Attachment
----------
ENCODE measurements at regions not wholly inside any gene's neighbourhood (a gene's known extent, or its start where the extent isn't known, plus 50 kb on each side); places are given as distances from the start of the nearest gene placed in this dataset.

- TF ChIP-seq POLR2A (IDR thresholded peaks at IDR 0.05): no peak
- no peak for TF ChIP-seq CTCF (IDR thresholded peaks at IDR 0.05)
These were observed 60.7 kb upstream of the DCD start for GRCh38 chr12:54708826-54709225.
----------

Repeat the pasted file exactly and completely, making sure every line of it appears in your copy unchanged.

ENCODE measurements at regions not wholly inside any gene's neighbourhood (a gene's known extent, or its start where the extent isn't known, plus 50 kb on each side); places are given as distances from the start of the nearest gene placed in this dataset.

- TF ChIP-seq POLR2A (IDR thresholded peaks at IDR 0.05): no peak
- no peak for TF ChIP-seq CTCF (IDR thresholded peaks at IDR 0.05)
These were observed 60.7 kb upstream of the DCD start for GRCh38 chr12:54708826-54709225.